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Keeps a local data repository up to date with different remote data sources.

Project description


Periodically retrieve data from different sources.

The databird package only provides a framework to plan and run the tasks needed to keep a local data-file-store up do date with various remote sources. The remote sources can be anything (e.g. FTP Server, ECMWF, HTTP Api, SQL database, ...), as long as there is a databird-driver available for the specific source.


Databird is configured with configuration files and invoked by

$ databird retrieve -c /etc/databird/databird.conf

# or (as the above is the default)
$ databird retrieve

You can store the configuration files anywhere and for example run the above command periodically as cron job.

Also, some rq workers are required:

$ rq worker databird

This will start one worker. You should use a supervisor to start multiple workers.


The following example configuration defines a repository, which is populated with daily GNSS data from

The main configuration file (usually databird.conf) could look like that:

  root: /data/repos # root path for data repositories
  num-workers: 16   # max number of async workers
  include: "databird.conf.d/*.conf"  # include config files

Generally you can configure anything in any file, as all configuration files are merged to one configuration tree. The include option is an exception, as it can only be declared in the top config file.

Then in databird.conf.d/cddis.conf you can configure a profile and a repository:

    driver: standard.FtpDriver
      user: anonymous
      password: ""
      tls: False

    description: Data from NASAs Archive of Space Geodesy Data
    profile: nasa_cddis
    period: 1 day
    delay: 2 days
    start: 2019-01-01
      status: "{time:%Y}/cddis_gnss_{iso_date}.status"
      user: anonymous  # this could override 'user' from profile
      root: "/gnss/data/daily"
        status: "{time:%Y}/{time:%j}/{time:%y%j}.status"

When calling databird with this configuration the following is achieved:

  • A repository in the folder /data/repos/nasa_gnss/ is created
  • For every day, a file like 2019/nasa_gnss_2019-01-20.status is expected
  • If that file is missing, retrieve it from
  • If there are many files missing, the data is retrieved asynchronously

This example used the standard.FTPDriver.


Use databird webmonitor [PORT] to start the web interface.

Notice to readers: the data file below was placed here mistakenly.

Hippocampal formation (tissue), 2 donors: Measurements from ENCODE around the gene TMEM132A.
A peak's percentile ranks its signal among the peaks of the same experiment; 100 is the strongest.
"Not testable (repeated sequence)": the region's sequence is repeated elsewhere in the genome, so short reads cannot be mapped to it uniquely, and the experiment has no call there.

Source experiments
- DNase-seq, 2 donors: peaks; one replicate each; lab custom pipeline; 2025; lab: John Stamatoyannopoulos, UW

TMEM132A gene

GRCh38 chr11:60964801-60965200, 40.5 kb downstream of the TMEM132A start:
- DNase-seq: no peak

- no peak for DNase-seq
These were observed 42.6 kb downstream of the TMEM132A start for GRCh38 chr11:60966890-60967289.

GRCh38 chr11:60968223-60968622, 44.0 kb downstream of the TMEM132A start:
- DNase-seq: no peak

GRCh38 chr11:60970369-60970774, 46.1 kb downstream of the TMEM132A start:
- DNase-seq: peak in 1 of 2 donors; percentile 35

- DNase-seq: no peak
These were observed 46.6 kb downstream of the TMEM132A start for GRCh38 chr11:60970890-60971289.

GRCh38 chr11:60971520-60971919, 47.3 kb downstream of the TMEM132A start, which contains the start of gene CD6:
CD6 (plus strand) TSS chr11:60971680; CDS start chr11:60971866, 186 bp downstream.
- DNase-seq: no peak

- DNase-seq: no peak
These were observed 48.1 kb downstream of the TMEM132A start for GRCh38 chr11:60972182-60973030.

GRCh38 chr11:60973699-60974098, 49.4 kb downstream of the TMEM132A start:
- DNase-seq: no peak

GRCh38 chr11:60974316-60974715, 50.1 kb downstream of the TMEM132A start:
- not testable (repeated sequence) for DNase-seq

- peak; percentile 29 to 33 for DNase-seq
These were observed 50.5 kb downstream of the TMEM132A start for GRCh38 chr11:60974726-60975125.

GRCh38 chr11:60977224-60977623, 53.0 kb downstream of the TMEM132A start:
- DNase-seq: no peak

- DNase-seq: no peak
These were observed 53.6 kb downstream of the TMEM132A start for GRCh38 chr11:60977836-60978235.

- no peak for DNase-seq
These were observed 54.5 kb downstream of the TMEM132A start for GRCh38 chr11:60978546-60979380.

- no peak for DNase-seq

Since databird uses RQ for managing jobs, you also check the options at RQ/docs/monitoring.


Anyone can write drivers (see below). Currently, the following drivers are available:


  • standard.FilesystemDriver: Retrieve data from the local filesystem
  • standard.CommandDriver: Run an arbitrary shell command
  • standard.FtpDriver: Retrieve data from an FTP server


  • climate.EcmwfDriver: Retrieve data from the European Centre for Medium-Range Weather Forecasts (ECMWF) via their API
  • climate.C3SDriver: Retrieve data from the Copernicus Climate Change Service (C3S) via their API
  • climate.GesDiscDriver: Retrieve data from the NASA EarthData GES DISC service.


  1. Create a Python environment and activate it
    $ python3 -m venv . && source bin/activate
  2. Install the development environment:
    (databird) $ pip install -r requirements-dev.txt

Writing a new driver

Drivers are published in a namespace package databird-drivers. Everyone can develop drivers and share them.

Install databird and run mr.bob to create a new driver package:

(databird) $ cd $HOME/projects
(databird) $ python -m mrbob.cli databird.blueprints:driver

After answering some questions, a new directory databird-driver-<chosen_name> is created. Lets asume <chosen_name> = foo, then your driver is usually implemented in databird/drivers/foo/ in a class named FooDriver(). Until more documentation is available, you have to look at the code to figure out how to write a driver.

Other people will be able to use it with driver: foo.FooDriver.

Tell me if you wrote a new driver, so I can include it in the list.

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